They saw the American agony. German gloom. And the heartbroken Brazilians.
The upheavals have opened a clearer path to world Cup glory for England – but showed what heavyweights are marks to beat.
“I think everyone who plays against us wants to beat us,” said England coach Sarina Wiegman.
“What we have seen in this tournament is that nothing is easy.”
Caution is therefore the watchword before the shock of the last 16 with Nigeria – without complacency in the face of the record of 11 times African champions.
But there is also optimism in the England camp with Keira Walsh back in training with her teammates after a week of recovering from a knee injury.
England defender Alex Greenwood said: “She always had a smile on her face and we just supported her as teammates as best we could.”
Fears that Walsh may be the latest star to be afflicted with a tournament-ending ACL problem have been allayed.
But if the beating heart of the team returns to the team on Monday will be a late call from Wiegman.
The unpredictability of the potential line-up could benefit England.
A revamped line-up flourished in the 6-1 thrashing of China in the last pool game.
And Nigeria had to prepare for systems dependent on Walsh’s availability.
Last Coach Standing
Tactical acumen and flexibility are why England turned to the coach who took the Netherlands to the 2019 final and then won the Euros for the Lionesses last year.
She impresses while the dugouts, even in the women’s game, are dominated by men.
The Netherlands eliminating South Africa and their coach Desiree Ellis left Wiegman on Sunday as the last woman of 12 coaches still in the World Cup.
“Before the tournament started, we had 20 male coaches and 12 female coaches,” Wiegman said.
“What we hope is that this balance will be restored in the future and we are working on it, at least in England and I know also in other countries, to give the possibility of having more women in the game. and hopefully more coaches in the game as well.”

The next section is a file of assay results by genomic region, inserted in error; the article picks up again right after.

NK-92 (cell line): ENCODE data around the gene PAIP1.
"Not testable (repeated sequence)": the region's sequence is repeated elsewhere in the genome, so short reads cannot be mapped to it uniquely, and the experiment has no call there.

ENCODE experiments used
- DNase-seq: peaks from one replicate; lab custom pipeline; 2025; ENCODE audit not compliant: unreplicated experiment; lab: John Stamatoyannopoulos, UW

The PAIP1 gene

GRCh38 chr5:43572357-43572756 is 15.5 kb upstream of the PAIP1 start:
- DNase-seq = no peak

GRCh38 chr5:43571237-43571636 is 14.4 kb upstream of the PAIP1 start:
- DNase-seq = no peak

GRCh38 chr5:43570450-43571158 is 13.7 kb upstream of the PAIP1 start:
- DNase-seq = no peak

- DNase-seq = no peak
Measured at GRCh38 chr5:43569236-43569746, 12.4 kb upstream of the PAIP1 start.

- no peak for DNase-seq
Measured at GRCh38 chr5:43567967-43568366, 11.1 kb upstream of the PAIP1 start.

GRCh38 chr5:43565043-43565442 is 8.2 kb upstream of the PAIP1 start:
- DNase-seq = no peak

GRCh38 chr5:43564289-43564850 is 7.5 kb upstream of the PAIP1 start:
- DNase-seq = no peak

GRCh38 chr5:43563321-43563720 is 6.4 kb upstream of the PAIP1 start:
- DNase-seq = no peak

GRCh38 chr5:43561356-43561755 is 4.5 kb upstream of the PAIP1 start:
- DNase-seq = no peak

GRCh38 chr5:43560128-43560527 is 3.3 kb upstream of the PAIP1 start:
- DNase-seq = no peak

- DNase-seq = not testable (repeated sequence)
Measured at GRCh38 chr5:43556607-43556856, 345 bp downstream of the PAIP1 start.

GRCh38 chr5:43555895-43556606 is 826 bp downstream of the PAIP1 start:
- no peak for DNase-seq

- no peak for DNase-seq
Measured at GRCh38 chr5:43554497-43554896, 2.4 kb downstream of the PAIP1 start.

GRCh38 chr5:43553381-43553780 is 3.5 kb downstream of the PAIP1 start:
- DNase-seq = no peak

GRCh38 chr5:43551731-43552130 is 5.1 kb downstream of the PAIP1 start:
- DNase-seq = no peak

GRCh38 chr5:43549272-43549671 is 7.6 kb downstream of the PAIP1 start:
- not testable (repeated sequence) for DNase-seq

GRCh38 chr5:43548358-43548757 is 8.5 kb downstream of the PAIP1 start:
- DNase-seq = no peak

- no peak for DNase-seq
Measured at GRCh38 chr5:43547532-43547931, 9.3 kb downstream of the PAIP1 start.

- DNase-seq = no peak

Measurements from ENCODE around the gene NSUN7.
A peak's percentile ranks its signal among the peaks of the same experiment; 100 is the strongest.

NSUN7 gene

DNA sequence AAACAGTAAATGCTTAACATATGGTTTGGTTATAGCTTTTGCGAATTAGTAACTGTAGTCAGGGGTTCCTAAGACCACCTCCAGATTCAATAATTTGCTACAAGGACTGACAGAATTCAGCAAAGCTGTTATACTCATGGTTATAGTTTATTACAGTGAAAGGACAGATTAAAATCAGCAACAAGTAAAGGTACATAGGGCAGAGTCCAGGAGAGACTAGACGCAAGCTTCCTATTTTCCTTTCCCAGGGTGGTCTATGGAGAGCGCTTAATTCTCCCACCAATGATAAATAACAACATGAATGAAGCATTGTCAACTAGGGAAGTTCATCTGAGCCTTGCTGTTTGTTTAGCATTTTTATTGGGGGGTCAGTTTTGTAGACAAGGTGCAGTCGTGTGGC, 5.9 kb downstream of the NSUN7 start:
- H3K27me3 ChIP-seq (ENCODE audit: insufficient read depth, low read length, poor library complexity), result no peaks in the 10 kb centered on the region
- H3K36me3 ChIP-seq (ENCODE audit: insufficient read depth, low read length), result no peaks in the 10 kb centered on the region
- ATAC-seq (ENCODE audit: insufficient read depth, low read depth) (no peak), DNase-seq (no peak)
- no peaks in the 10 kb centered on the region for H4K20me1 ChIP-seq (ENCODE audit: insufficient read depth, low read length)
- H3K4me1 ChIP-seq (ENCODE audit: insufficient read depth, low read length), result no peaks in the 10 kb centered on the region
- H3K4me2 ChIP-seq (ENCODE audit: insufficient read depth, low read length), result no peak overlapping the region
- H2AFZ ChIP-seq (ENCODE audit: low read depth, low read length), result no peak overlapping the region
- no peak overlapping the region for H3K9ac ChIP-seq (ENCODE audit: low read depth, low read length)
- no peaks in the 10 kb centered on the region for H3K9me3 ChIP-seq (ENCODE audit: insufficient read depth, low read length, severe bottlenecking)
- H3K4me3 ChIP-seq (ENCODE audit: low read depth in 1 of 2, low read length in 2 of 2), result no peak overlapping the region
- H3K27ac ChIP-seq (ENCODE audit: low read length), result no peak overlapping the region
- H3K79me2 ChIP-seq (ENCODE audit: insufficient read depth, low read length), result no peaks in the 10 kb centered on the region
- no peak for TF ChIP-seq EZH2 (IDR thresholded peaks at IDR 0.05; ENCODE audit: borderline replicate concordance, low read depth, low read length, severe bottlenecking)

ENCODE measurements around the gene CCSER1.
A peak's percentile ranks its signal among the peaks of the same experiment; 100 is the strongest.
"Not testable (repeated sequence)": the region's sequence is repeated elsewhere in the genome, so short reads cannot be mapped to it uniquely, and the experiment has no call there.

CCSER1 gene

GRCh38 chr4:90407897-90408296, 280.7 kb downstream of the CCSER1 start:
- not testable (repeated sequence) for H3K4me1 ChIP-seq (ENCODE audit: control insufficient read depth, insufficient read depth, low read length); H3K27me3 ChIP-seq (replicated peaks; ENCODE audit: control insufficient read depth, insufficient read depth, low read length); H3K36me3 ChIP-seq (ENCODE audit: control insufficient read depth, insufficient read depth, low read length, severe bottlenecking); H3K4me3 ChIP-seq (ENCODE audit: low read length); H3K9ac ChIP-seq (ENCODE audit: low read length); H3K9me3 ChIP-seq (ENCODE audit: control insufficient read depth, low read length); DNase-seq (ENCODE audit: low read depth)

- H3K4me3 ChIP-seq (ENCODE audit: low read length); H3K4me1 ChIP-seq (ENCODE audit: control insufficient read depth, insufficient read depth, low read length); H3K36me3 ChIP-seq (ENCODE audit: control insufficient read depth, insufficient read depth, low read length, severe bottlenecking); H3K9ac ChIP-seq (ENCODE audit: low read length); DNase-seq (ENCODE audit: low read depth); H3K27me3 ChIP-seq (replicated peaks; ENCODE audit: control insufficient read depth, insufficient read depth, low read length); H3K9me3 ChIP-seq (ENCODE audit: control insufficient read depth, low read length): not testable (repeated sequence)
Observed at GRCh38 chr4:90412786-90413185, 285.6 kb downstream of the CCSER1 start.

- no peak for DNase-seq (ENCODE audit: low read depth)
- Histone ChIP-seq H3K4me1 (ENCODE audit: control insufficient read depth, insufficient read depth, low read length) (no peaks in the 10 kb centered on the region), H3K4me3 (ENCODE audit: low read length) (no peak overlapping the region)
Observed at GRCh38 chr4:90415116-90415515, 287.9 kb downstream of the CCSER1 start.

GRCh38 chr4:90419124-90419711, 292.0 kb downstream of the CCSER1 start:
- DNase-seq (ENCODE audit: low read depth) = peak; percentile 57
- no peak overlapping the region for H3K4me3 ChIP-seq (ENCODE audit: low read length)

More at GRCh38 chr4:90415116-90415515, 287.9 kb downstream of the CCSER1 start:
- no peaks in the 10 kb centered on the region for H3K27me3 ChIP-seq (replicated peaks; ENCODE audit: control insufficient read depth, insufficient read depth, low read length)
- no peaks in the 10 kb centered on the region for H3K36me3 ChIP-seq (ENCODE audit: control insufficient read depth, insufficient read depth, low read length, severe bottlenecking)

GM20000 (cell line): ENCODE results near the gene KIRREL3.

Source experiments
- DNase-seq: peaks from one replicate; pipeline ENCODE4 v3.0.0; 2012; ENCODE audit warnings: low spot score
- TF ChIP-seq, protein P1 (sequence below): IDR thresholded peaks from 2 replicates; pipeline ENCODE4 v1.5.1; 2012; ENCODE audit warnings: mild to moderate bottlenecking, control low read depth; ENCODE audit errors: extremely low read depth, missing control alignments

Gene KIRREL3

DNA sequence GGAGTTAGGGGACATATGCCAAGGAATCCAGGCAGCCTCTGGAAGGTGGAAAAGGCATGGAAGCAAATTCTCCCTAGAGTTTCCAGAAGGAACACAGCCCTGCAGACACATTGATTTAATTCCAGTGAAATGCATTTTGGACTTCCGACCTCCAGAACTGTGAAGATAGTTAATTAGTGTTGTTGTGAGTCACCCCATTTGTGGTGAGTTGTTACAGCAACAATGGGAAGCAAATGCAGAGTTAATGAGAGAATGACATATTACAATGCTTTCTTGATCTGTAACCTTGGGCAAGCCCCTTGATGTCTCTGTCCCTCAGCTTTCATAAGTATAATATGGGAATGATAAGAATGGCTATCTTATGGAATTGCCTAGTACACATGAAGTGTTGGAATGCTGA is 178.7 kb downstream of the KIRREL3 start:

She turned to Greenwood sitting beside her in the Brisbane stadium.
“I hope in the future not too soon – that she will be a coach at some point,” Wiegman smiled. “And that balance is perfect.”
Wiegman has a fan of his accomplishments in Nigerian coach Randy Waldrum.
“She did a fantastic job with England,” he said.
“You can see the progress of the team. And when I look at a coach and try to analyze, if I don’t know him personally, you can look at his team and you can tell if he has an idea based just in their organization and they seem to have a plan.
“One way they want to play attackingly and they’re organized defensively and you can clearly see that with England.
“They are so disciplined on both sides of the ball. Their attacking movement is very good, especially in the last game, you saw how smooth it was against China.”
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“Pending” Payment Dispute
But England are progressing in Australia with an unresolved pay dispute between the players and the FA.
“At this time, the conversation is on hold,” Greenwood said. “We are here to focus fully on football and we are nothing more than that at the moment.”
A focus that is needed after seeing the American hopes of a hat-trick of World Cup titles aborted by Sweden after losing on penalties.
Brazil and Germany didn’t even make it out of the group stage.
Wiegman said, “What we’ve seen in this tournament is that the game is developing very quickly.”